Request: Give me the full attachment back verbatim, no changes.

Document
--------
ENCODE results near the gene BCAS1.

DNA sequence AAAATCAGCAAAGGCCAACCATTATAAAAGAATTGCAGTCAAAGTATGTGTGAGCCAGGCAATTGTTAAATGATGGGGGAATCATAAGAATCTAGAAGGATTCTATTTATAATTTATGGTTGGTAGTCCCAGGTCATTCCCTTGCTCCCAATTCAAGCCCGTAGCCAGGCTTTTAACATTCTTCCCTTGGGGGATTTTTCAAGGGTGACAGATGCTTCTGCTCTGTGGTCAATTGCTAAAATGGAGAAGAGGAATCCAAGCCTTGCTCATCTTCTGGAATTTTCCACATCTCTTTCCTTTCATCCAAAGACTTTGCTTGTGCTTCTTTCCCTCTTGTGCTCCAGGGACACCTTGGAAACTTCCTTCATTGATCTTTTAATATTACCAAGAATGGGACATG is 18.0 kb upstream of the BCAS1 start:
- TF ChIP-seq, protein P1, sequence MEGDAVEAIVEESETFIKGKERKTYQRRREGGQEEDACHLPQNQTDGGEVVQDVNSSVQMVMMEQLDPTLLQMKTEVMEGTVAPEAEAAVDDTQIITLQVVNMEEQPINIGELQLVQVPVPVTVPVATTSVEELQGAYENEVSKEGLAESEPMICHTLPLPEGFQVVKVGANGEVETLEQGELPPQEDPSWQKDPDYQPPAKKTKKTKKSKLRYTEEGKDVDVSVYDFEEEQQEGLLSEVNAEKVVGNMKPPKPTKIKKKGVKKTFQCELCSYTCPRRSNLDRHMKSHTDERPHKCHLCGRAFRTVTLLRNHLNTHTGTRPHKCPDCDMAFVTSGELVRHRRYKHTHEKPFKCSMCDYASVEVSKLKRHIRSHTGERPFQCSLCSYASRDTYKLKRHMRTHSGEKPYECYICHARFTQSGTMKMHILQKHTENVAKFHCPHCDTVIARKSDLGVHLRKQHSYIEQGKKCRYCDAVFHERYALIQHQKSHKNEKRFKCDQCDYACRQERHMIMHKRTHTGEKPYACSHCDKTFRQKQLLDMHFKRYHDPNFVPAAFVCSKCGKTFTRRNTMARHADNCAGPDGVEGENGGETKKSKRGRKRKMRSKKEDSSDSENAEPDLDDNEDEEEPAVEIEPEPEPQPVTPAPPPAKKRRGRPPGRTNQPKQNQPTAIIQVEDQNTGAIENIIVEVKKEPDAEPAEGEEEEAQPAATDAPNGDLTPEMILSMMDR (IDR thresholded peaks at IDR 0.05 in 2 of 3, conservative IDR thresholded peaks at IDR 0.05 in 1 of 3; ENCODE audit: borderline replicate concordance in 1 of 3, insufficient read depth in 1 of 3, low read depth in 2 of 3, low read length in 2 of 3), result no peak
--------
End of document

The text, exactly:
ENCODE results near the gene BCAS1.

DNA sequence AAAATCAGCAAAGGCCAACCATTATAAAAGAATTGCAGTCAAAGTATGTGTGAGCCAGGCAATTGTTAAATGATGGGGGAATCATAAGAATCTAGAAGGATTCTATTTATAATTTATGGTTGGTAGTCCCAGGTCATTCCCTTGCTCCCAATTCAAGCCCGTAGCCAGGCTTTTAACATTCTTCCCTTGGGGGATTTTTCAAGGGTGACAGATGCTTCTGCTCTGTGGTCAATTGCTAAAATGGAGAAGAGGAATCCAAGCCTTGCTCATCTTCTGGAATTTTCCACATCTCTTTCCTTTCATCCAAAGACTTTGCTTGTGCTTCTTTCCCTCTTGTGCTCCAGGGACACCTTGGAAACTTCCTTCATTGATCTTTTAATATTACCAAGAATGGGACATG is 18.0 kb upstream of the BCAS1 start:
- TF ChIP-seq, protein P1, sequence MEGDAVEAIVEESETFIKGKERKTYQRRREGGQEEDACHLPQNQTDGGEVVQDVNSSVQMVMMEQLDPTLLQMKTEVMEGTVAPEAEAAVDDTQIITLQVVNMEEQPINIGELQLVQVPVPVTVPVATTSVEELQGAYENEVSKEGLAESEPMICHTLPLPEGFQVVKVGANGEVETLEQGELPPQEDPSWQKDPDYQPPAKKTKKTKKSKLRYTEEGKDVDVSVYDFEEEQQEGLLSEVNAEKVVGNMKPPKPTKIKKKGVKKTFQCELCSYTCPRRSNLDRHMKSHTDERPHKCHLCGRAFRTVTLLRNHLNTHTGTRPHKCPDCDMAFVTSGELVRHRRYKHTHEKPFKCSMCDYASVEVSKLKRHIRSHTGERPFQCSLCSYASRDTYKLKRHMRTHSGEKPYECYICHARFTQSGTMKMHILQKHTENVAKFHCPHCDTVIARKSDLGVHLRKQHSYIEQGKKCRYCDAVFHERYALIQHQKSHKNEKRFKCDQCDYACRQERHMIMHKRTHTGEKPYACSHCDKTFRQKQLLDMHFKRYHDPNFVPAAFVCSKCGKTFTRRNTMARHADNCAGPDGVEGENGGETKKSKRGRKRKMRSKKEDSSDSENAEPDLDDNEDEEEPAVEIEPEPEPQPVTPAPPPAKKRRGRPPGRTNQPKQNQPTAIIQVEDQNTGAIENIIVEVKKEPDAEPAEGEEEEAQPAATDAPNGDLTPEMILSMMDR (IDR thresholded peaks at IDR 0.05 in 2 of 3, conservative IDR thresholded peaks at IDR 0.05 in 1 of 3; ENCODE audit: borderline replicate concordance in 1 of 3, insufficient read depth in 1 of 3, low read depth in 2 of 3, low read length in 2 of 3), result no peak